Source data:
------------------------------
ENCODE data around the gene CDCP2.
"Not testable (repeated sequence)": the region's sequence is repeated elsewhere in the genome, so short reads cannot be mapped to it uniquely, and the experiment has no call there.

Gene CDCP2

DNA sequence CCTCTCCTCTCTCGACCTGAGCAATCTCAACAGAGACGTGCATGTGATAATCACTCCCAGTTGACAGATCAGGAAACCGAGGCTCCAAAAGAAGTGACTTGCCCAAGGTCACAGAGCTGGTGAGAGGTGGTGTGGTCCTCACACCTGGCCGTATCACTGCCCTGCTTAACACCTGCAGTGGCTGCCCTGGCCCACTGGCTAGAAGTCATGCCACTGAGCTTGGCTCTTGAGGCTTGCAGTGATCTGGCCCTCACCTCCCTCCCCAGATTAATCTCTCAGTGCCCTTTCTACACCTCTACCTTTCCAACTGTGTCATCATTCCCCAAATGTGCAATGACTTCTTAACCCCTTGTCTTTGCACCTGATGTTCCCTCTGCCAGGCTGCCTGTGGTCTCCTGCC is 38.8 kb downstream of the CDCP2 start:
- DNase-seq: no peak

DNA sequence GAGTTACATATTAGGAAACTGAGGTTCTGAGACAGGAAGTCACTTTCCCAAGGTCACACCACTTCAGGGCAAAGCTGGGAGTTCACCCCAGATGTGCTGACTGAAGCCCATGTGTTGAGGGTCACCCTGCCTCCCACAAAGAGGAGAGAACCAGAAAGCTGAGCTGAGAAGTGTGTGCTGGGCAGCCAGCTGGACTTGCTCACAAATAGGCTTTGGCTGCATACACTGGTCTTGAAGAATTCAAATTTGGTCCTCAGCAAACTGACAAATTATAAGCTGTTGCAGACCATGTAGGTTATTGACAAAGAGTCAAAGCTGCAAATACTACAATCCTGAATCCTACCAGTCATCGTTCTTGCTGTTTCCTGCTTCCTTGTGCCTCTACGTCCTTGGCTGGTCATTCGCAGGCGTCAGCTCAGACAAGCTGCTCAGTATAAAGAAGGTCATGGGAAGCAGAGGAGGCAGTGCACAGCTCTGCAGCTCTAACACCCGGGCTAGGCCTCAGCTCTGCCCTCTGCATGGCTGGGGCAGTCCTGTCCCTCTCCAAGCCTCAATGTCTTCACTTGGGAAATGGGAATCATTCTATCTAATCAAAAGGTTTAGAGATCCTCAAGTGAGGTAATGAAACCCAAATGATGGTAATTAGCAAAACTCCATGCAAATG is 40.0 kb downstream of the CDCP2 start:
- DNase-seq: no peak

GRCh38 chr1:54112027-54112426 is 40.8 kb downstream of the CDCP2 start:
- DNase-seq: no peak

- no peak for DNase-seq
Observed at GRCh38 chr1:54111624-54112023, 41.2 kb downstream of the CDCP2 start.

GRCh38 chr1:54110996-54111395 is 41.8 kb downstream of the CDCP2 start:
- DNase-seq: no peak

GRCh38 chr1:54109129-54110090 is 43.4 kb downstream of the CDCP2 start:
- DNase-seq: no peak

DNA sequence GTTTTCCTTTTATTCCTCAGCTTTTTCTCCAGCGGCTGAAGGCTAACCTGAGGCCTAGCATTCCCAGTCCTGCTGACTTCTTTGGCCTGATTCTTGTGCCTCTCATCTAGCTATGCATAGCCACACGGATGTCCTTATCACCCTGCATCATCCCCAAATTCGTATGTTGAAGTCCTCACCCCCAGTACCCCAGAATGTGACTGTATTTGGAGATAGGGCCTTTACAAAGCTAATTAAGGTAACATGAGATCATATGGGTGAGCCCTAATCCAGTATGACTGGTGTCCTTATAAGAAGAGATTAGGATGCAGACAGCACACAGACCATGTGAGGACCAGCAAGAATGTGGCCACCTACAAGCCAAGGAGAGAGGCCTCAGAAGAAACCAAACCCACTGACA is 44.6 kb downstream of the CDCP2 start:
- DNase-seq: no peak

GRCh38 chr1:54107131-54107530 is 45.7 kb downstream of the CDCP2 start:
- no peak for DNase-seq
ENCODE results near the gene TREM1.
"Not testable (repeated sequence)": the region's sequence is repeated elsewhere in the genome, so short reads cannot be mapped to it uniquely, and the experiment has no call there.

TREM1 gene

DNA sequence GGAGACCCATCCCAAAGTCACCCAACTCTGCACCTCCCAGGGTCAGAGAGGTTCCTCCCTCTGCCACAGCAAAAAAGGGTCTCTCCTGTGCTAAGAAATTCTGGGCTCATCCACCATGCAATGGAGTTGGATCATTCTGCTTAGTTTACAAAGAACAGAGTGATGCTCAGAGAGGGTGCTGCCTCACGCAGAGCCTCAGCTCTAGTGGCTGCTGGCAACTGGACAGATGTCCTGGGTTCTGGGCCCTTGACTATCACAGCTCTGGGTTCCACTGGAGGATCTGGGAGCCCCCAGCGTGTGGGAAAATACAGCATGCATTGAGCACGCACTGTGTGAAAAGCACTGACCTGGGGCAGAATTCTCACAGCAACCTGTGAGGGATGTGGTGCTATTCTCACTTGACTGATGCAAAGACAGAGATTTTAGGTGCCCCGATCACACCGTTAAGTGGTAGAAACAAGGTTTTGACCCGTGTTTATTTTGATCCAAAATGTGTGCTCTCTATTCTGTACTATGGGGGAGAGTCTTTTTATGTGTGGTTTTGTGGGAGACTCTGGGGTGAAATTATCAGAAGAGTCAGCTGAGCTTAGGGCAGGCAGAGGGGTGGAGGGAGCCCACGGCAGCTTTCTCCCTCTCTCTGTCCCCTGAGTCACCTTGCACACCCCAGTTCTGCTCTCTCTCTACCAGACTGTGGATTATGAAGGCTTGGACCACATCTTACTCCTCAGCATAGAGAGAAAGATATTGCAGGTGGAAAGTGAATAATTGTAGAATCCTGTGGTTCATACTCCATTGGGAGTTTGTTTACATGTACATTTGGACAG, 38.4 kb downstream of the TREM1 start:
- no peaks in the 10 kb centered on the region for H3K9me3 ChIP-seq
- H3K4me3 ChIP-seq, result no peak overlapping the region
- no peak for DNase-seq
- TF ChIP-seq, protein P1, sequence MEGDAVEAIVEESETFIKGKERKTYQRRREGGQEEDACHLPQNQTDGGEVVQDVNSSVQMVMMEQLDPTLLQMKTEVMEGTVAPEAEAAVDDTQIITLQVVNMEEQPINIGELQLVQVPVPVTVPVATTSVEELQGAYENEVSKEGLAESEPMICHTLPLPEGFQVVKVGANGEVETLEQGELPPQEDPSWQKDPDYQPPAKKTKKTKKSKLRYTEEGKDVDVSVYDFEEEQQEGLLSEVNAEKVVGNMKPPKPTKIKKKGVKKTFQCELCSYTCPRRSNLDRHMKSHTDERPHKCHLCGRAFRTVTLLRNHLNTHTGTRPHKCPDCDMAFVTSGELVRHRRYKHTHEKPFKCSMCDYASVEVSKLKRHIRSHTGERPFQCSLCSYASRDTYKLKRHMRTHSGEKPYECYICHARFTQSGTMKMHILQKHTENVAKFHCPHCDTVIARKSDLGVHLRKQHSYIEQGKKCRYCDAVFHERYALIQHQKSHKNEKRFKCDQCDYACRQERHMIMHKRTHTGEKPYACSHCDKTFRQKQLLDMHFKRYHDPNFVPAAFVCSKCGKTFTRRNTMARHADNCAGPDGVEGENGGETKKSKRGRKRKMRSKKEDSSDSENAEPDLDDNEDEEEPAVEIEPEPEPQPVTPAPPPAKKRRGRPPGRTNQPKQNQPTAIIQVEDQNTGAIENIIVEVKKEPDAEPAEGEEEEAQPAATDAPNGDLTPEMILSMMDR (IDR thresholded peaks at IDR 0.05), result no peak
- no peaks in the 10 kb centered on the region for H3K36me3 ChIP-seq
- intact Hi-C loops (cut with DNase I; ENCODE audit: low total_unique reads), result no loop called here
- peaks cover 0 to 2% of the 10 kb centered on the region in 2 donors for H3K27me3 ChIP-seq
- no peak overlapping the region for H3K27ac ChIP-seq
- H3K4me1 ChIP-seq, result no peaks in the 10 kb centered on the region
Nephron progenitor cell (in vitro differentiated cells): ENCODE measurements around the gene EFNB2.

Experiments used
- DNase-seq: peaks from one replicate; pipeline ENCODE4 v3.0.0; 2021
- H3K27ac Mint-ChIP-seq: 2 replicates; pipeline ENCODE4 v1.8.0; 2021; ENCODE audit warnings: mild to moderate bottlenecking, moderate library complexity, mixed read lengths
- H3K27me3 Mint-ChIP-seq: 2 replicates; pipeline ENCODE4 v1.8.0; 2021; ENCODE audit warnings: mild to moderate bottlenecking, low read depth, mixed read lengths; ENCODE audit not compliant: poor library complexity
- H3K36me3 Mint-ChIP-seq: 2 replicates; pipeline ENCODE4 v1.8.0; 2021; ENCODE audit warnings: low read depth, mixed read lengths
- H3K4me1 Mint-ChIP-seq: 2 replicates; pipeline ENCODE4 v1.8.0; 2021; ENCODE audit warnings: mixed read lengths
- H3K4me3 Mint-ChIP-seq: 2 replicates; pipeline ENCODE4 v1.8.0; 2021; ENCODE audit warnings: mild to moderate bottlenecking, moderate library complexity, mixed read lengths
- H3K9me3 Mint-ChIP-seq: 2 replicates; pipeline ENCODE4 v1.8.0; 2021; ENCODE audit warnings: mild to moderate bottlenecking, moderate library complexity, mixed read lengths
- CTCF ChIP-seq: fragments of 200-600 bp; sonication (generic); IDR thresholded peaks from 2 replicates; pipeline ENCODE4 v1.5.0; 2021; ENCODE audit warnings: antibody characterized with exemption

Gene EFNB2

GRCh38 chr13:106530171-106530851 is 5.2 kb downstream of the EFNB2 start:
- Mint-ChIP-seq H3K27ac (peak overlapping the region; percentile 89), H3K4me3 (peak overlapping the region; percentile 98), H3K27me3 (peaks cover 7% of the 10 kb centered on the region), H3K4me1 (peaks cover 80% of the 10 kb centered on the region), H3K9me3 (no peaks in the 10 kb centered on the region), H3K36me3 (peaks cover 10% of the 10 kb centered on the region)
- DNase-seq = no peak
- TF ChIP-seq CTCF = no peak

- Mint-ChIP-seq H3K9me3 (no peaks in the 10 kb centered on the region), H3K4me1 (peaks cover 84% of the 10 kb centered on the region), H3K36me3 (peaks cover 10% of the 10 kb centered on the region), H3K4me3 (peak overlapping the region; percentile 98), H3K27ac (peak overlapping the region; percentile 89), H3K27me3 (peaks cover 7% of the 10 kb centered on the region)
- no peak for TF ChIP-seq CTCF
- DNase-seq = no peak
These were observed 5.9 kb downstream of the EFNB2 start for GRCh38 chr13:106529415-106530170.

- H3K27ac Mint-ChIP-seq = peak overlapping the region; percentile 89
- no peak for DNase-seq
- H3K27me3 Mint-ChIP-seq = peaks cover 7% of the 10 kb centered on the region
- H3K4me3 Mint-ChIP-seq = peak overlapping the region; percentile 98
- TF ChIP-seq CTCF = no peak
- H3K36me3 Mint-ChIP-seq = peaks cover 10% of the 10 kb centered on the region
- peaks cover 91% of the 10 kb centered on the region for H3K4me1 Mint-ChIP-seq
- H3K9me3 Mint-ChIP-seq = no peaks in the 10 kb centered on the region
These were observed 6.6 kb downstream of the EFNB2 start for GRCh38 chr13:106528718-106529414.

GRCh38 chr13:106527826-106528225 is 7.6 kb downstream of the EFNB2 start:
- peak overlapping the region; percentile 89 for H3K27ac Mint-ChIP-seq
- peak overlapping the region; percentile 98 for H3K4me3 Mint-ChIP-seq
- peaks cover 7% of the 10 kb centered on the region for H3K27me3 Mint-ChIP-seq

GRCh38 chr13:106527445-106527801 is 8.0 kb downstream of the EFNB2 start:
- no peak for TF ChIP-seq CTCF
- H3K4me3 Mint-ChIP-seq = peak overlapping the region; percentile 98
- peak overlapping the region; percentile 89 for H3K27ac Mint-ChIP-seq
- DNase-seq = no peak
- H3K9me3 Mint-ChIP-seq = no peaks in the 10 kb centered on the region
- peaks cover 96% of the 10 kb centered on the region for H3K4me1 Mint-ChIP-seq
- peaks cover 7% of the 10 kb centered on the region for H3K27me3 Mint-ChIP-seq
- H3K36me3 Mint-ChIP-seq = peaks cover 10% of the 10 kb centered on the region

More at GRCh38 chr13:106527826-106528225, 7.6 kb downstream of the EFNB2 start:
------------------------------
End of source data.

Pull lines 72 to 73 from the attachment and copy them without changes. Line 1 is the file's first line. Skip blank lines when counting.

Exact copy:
- peaks cover 7% of the 10 kb centered on the region for H3K27me3 Mint-ChIP-seq
- H3K36me3 Mint-ChIP-seq = peaks cover 10% of the 10 kb centered on the region